A new architecture for sustainable developmentLara Birkes, Senior Fellow, International Centre for Trade and Sustainable Development (ICTSD)
What kind of new economic models will be needed to meet the combined imperatives of poverty reduction, sustainable development, while making the shift to a low carbon future?
The world will soon embark on a new sustainable development path. Through the planned conclusion of several multilateral processes by the end of 2015 governments are gearing up to tackle urgent challenges such as climate change and poverty reduction. Next year will mark a convergence of global efforts around the post- 2015 development agenda, with its sustainable development goals (SDGs), set to replace current objectives. The same year will also hopefully see governments reach a global emissions-cutting deal at UN climate talks slated for Paris, France.
Left unchecked, climate change threatens to hamstring development. UN climate scientists have warned of far-ranging climate consequences based on current growth models, with the poor and vulnerable set to be the most affected. Without a doubt the international development and climate change agendas are inextricably linked.
Economic tools have a crucial role to play in both climate and development policy. These can be wielded to unlock innovation, enable an inclusive trade agenda, transform traditional growth paradigms, embrace low carbon pathways, and foster new inclusive business models.
If achieved both the new development agenda and a universal climate deal would mark a watershed moment for international governance. Ensuring the outcomes are truly successful, however, will only be possible if current challenges are received as opportunities and met with fresh prototypes to confront the status quo. This suggests a clear space for non-state actors, including the private sector, in operationalising both the new climate regime and sustainable development architecture.
Investing in development, climate action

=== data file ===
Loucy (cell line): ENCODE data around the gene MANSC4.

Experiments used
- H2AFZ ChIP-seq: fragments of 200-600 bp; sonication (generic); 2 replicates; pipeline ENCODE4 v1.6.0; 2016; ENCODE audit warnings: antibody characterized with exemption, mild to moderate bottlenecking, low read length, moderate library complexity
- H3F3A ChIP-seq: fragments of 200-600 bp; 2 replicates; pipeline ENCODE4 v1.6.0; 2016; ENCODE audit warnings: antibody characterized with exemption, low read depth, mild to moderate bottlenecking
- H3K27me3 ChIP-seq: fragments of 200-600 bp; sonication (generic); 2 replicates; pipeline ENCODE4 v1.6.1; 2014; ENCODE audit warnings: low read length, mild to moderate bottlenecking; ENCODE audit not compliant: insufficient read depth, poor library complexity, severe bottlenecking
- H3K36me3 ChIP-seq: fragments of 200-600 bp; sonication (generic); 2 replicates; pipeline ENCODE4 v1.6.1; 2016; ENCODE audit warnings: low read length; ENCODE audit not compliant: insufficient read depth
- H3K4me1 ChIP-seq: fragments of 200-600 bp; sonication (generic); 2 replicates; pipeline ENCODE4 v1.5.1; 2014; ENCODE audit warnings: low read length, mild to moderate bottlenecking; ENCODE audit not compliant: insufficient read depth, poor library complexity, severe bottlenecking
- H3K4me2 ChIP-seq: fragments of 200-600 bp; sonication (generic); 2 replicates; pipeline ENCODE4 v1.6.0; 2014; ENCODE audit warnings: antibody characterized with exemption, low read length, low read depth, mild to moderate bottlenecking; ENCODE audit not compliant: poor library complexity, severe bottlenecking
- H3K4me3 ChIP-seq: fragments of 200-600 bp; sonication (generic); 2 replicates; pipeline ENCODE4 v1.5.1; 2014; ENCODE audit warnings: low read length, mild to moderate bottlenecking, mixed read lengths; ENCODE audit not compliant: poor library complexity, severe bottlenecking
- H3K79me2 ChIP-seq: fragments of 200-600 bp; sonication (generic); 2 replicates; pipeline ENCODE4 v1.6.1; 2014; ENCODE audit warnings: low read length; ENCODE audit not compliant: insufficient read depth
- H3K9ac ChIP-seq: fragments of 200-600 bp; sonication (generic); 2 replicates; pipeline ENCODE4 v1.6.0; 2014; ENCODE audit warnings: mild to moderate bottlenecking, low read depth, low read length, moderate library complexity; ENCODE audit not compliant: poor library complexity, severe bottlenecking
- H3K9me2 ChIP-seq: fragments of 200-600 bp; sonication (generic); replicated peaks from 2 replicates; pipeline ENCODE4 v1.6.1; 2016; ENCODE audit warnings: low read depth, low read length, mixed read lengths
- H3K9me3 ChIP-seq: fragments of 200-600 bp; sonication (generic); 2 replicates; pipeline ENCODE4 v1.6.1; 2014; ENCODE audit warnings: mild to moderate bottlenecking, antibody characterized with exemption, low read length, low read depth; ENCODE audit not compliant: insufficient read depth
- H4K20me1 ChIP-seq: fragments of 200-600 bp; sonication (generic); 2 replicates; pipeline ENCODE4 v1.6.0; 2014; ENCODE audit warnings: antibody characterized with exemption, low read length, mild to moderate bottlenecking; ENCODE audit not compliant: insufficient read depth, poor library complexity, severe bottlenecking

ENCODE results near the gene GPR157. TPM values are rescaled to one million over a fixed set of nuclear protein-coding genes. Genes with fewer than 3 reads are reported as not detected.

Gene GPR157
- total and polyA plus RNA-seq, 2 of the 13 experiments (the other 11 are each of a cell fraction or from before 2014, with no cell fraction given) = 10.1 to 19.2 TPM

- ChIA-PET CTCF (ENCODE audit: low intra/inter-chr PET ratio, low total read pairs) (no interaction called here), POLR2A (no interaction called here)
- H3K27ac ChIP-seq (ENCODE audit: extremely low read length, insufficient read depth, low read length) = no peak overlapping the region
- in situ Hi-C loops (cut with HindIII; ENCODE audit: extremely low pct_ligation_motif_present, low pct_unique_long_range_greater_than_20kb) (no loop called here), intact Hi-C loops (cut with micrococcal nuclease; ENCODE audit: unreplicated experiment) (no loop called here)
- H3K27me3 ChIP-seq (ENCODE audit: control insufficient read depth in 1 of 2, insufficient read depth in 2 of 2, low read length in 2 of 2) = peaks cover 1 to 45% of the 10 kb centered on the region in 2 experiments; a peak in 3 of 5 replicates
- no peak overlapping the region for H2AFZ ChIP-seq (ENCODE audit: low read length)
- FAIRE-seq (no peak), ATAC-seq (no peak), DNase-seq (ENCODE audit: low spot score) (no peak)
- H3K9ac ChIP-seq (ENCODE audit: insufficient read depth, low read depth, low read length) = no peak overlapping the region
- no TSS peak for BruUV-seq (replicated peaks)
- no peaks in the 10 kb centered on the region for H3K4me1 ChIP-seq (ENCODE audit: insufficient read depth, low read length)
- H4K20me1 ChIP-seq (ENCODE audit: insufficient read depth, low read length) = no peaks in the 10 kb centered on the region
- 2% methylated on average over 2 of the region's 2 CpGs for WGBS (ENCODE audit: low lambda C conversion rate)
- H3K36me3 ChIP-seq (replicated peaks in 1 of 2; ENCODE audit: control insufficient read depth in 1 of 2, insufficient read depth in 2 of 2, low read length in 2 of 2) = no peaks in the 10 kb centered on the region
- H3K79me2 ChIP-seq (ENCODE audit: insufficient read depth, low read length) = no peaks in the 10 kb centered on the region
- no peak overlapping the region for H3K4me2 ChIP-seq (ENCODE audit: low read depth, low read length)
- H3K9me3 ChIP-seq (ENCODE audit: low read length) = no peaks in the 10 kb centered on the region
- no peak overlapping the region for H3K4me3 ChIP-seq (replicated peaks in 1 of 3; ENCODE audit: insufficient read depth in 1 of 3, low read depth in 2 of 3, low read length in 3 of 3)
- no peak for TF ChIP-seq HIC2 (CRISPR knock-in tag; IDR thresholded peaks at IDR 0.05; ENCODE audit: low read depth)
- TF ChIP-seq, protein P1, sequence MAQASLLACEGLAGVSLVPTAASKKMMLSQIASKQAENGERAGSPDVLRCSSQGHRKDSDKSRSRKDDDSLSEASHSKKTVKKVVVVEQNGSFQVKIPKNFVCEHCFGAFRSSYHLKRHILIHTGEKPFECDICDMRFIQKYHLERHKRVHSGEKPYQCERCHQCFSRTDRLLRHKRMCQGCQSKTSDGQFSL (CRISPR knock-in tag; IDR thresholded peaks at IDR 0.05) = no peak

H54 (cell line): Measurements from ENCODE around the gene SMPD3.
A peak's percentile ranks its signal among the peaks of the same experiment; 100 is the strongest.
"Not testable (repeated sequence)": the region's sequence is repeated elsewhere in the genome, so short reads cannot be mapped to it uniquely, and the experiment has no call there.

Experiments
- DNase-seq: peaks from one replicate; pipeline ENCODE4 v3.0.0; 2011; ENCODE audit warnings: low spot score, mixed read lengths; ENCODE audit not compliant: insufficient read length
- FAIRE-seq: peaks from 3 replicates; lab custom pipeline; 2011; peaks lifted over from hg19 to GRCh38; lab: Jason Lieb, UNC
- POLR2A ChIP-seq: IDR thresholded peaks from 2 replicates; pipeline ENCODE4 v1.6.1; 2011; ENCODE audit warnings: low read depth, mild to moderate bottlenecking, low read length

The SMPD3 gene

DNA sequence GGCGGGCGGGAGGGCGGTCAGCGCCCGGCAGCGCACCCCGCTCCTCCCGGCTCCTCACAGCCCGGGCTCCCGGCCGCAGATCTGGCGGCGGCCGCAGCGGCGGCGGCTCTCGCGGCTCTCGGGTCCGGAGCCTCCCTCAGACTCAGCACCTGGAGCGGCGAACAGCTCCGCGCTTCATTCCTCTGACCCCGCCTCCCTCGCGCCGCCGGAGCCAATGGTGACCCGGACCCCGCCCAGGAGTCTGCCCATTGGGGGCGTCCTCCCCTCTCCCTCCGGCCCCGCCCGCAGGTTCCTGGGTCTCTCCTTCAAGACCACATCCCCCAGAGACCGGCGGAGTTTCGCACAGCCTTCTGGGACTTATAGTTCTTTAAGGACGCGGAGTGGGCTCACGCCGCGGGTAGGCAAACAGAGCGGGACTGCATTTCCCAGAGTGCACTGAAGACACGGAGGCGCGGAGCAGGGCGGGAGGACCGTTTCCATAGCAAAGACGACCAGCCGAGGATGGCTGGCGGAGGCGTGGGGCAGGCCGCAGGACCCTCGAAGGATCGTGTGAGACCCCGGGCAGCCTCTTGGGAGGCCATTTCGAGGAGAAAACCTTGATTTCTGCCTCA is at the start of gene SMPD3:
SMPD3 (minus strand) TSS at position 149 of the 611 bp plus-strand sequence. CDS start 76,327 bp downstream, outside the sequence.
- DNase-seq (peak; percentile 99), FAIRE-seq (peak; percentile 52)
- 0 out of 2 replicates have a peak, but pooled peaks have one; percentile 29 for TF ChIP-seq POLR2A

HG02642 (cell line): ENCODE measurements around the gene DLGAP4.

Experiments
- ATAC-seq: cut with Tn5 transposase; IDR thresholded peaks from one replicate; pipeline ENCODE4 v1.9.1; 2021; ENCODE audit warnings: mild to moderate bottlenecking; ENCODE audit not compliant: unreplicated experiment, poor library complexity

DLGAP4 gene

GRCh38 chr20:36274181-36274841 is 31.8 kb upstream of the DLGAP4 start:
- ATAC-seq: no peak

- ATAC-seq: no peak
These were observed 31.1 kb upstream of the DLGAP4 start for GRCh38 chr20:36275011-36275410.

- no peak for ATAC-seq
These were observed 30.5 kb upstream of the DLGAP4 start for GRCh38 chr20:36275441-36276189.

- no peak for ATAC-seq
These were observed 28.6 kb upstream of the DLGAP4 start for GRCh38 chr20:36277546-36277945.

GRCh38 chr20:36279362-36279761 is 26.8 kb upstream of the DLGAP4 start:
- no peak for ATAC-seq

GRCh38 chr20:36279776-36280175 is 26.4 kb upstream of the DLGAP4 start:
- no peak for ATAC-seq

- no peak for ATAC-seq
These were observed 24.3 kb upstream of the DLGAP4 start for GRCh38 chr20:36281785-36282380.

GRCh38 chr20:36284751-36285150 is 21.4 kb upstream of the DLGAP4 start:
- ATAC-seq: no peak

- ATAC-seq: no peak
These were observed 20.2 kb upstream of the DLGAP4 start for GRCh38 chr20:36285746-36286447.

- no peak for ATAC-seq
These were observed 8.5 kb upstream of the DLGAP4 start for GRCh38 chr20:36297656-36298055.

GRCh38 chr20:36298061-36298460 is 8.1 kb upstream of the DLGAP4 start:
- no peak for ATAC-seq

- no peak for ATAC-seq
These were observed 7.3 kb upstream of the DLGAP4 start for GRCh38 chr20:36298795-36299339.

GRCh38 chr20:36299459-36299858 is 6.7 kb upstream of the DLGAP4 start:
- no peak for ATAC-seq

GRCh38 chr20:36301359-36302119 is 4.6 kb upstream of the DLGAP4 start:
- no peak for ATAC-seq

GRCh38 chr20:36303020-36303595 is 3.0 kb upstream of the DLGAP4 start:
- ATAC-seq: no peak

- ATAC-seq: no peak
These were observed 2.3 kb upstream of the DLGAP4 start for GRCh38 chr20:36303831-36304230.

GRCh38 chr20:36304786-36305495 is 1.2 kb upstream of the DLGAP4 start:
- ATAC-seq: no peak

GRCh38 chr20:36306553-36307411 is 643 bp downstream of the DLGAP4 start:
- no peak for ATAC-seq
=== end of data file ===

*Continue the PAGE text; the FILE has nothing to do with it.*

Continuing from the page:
Investors and the private sector are the primary force behind poverty reduction and economic strength in the developing world, accountable for an average 60 percent of GDP, 80 percent of capital flows, and 90 percent of jobs in developing countries.
Leveraging the power of financial markets also holds great potential. With US$62 trillion in global equity markets, small changes to investment allocations can trigger huge progress, if regulations and accounting standards reflect environmental and social considerations.
A UN investment report released earlier this year suggests that developing countries currently face an annual investment gap of around US$2.5 trillion in SDG relevant sectors. The report provides a framework geared towards enhancing private sector contributions with a series of policy options to address the challenges this presents. Overall the message is clear; commitment to an unprecedented scale of investment is required to meet the considerable challenges of both poverty reduction and a low carbon future.
In the same vein, the Global Commission on the Economy and Climate released a report just ahead of the UN Secretary General’s climate summit in September, which presents a range of opportunities to simultaneously achieve economic vitality and action on climate change.
Findings point to evidence that the global economy will undergo major transformations in the next fifteen years, including growth projections of more than 50 percent, with around US$90 trillion to be invested in urban, land use, and energy infrastructure. The report suggests these structural shifts could be met as a chance to foster low-carbon growth trajectories.